Introduction

Ultracapacitors, also known as supercapacitors, are energy storage devices that can store and deliver energy very fast and with a high efficiency. They are based on an electrostatic energy storage process, which takes place completely free of chemical processes, contrariwise to batteries that are based on electrochemical energy storage processes. They present a high energy and power density, are very secure and reliable for use in a wide temperature range, present a long lifespan and can be charged and discharged many hundreds of thousands of times without remarkable output loss.

Due to their outstanding advantages, ultracapacitors are already implemented worldwide in a multitude of different applications. Ultracapacitors thereby replace or complete a primary energy source such as a battery, a combustion motor or a fuel cell that is not designed for repeatedly delivering high amounts of power or managing transient events. Due to the sustained development of electrical systems and solutions in all sectors, the future for established high-performance energy storage technologies such as ultracapacitors seems very bright.

Where are ultracapacitors applied?

Primary energy sources such as combustion motors, batteries and fuel cells are at their most efficient when they are used as continuous energy sources. Limits are set when the application requires temporarily storing or delivering high amounts of power, for example because they can only be discharged and recharged slowly.

Ultracapacitors, however, are predestined for storing and delivering power spikes. They can store and transmit energy efficiently and quickly and thereby contribute avoiding energy losses. They are therefore an ideal addition to a primary energy source, although in some applications that require high amounts of power they can be used as the only energy source.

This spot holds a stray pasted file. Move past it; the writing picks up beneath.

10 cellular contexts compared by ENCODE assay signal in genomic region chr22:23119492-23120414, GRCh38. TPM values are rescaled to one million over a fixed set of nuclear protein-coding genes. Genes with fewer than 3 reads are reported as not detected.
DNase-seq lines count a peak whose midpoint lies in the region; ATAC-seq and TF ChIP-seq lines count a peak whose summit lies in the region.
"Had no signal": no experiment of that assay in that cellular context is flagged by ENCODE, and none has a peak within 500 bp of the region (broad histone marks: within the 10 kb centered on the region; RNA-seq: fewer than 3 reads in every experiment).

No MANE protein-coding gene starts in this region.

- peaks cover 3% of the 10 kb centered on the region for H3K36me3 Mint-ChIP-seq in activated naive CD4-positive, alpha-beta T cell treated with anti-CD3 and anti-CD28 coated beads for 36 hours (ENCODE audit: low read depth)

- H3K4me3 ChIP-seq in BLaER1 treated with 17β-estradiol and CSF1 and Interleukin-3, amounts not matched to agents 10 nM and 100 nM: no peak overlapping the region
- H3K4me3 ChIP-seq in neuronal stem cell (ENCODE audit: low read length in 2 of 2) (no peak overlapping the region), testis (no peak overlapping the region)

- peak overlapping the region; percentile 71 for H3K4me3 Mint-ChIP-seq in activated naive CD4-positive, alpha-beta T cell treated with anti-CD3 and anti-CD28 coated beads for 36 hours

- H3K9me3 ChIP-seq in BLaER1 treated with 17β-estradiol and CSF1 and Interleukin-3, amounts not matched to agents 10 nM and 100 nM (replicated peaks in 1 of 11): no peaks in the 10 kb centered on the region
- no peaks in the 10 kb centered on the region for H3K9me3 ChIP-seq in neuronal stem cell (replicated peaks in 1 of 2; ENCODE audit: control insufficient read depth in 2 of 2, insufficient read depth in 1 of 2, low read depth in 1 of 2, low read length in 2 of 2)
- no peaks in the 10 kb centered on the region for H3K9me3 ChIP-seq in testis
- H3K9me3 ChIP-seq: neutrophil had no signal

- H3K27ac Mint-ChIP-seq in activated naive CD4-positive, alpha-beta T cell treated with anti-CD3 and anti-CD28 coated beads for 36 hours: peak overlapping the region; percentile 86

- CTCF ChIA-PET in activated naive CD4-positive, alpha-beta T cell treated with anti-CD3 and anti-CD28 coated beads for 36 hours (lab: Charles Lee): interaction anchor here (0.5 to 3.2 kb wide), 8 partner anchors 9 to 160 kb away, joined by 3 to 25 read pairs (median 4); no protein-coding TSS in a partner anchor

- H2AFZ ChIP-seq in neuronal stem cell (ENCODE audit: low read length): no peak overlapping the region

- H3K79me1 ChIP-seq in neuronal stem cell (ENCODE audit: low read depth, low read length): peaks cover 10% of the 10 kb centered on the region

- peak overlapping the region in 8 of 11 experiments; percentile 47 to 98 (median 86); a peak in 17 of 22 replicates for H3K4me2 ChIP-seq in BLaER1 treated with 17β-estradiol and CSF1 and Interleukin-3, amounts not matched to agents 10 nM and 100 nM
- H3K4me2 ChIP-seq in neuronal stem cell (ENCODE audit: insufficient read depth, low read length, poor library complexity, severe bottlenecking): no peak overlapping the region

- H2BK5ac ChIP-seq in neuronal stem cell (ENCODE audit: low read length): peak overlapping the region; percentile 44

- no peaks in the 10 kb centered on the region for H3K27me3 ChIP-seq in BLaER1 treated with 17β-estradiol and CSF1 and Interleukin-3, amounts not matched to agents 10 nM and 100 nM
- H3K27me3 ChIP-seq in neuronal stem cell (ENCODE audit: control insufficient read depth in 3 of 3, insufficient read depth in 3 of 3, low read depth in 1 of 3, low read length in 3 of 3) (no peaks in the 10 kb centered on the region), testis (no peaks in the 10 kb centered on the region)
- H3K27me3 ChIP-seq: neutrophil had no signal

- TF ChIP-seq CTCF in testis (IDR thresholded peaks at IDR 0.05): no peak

Ultracapacitors can be used in a variety of applications:

  • Electrical board net stabilisation, regenerative braking, start-stop as well as X-by-wire functions and other electrical systems in vehicles that temporarily require high amounts of power
  • Regenerative braking in hybrid vehicles
  • Mobile and stationary braking energy storage and drive support of rail vehicles and tram
  • Backup power of pitch systems in wind power plants
  • Reliable and efficient starting of combustion engines in all vehicles
  • Energy storage and peak load coverage for construction machines and cranes
  • Backup power for temporary UPS systems as well as starting of UPS diesel generators
  • Energy storage for voltage and frequency stabilisation in the energy network
  • Support for variable, intermittent power in case of energy generation from renewables
  • Peak load coverage for door opening systems, flap control, vents, etc.